Despite the aggressive marketing, Medicare Advantage plans offer little benefit for poor and vulnerable patients.
Consider my patient C, who was in pain from her knee arthritis. She was often in pain, but now her new pain medication helped her less than her previous one. She also wanted her old asthma inhaler back as the new one was harder to use. We had changed all her medications since her new Medicare Advantage insurance plan’s formulary (list of medications covered by a plan) was different. Patient W, with recently treated throat cancer, had to leave the longtime doctor he liked to a practice that worked with his new Medicare Advantage plan. There are countless more stories.
I have served as a physician for over fourteen years. My patients are mostly indigent, not employed as a result of disability, and have serious mental illnesses. Most of them qualify for Medicaid. Those who are over 65 or who have certain health conditions also qualify for Medicare. It is this subset that is getting on the Medicare Advantage plans. For most physicians, our knowledge about insurance comes from frustration over medication denials and prior authorization requests for patients. Only when I started navigating the system for my parents did I understand the different Medicare plans.
Traditional Medicare has existed since 1965 and pays for hospital and outpatient care. Medicare pays for 80 percent of costs, and most people need to get an additional supplemental Medigap insurance to pay the 20 percent “gap.” Medigap plans are aligned with traditional Medicare for coverage. Medicare Advantage plans are separate from Medigap plans. These plans, managed by insurance companies, came into being to improve efficiency and cut costs. They typically include Part D drug plans that pay for medications (these drug plans can be obtained as stand-alone plans with traditional Medicare). The “advantage “over traditional Medicare is potentially lower costs for the consumer. But most of my patients are dually eligible for Medicaid and Medicare, and their Qualifying Medicaid Benefits (QMB) pay for the 20 percent gap in Medicare. Since they do not need supplemental insurance, they gain nothing in the cost analysis.
My experience with traditional Medicare is through my parents. It has been uniformly good. We were never denied payment for tests or procedures. And Medicare is accepted just about anywhere in the country. I was never more thankful for traditional Medicare than when my mother needed specialty treatment, and I moved her care to an out-of-state hospital with the world’s leading specialist in that field. It spared us so much stress to expediently transfer her care without any need for insurance approval. That peace of mind was priceless. Medicare Advantage plans present more barriers and out-of-network restrictions. In contrast, Medigap plans will pay the 20 percent “gap” for anything traditional Medicare covers and in any facility where Medicare is accepted.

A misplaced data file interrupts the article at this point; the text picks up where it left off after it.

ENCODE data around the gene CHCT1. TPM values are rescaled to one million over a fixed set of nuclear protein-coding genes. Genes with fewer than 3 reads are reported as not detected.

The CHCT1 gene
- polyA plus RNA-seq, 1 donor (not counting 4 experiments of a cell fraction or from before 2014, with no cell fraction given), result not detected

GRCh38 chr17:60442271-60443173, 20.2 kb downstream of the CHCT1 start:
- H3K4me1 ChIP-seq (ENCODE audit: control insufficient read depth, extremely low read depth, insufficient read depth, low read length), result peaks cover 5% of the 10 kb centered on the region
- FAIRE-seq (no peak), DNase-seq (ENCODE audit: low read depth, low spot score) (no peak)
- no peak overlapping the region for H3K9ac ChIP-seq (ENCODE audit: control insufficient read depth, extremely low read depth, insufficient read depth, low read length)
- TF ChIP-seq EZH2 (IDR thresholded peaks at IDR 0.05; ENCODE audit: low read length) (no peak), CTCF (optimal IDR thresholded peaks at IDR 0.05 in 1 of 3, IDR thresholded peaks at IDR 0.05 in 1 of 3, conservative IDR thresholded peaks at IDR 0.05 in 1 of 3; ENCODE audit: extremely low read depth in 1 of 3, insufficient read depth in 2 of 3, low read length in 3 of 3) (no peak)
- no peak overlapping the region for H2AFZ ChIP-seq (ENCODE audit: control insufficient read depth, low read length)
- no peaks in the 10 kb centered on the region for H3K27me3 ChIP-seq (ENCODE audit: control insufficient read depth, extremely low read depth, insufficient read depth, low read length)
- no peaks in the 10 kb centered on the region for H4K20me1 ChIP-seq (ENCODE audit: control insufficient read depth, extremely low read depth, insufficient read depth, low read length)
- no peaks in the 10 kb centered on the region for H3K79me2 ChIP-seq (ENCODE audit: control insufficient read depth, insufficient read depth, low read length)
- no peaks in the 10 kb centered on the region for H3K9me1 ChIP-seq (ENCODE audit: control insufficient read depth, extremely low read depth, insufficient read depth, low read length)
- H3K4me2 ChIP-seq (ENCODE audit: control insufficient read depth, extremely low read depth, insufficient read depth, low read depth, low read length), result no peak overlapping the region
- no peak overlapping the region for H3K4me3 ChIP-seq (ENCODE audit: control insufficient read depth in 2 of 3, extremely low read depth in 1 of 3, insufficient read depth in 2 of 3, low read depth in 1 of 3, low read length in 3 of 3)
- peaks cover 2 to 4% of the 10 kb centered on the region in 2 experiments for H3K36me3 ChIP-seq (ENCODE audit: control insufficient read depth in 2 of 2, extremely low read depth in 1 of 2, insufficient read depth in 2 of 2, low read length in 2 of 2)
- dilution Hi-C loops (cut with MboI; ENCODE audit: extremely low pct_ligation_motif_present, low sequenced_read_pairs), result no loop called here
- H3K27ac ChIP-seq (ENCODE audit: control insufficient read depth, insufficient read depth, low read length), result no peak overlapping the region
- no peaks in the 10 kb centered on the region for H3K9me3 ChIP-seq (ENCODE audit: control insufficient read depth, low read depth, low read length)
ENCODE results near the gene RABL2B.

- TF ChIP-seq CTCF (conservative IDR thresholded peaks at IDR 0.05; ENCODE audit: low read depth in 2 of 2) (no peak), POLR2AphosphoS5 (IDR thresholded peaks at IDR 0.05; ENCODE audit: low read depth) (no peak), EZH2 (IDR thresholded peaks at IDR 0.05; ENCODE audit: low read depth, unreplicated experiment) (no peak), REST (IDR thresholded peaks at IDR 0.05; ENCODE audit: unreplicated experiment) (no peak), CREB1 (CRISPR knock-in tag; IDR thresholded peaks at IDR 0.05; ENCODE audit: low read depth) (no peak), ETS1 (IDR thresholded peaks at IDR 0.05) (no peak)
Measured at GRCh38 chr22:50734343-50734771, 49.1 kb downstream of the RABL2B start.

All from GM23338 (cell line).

We are all subject to the relentless advertising of Medicare Advantage plans through television, robocalls, emails, and flyers. These efforts have been successful. To date, close to 50 percent of Medicare-eligible people are on Medicare Advantage. These plans have not reduced health care costs as was hoped or effectively insured low-income enrollees. There are concerns about overcharges and business models designed to inflate profits.
Medicare Advantage enrollees reported more affordability problems compared to traditional Medicare beneficiaries with supplemental insurance, even though Advantage plans usually have a cap on out-of-pocket expenses. Advantage plans tout access to dental and vision plans as a benefit that traditional Medicare does not offer. But it turns out many enrollees end up paying a majority of expenses out of pocket.
What about quality of care? Medicare Advantage enrollees were more likely to receive preventive care. But they were less likely to get care at high-quality hospitals and top-ranked cancer centers.
Enrollees in Medicare Advantage plans and traditional Medicare report no difference in satisfaction with their health care. To be sure, that is a favorable sign. However, people with complex health needs and those who are dually eligible are more likely to switch to traditional Medicare. This suggests that Medicare Advantage may not meet the needs of sicker people with increased health care needs and those who do not have to worry about the “gap” in Medicare coverage. My patients would belong to both categories.
Newly eligible Medicare enrollees are subject to aggressive Medicare Advantage marketing and very little marketing or information for traditional Medicare with Medigap. Poor patients with mental illness or cognitive problems are among the most vulnerable to disingenuous marketing. Shepherding them toward a health care plan without informed decision-making worsens the inequality they already experience. As a society, we should help our most vulnerable people make choices that are right for them.
This is open enrollment time. It is not open season for exploitation.
Aniyizhai Annamalai is an internal medicine-psychiatry physician.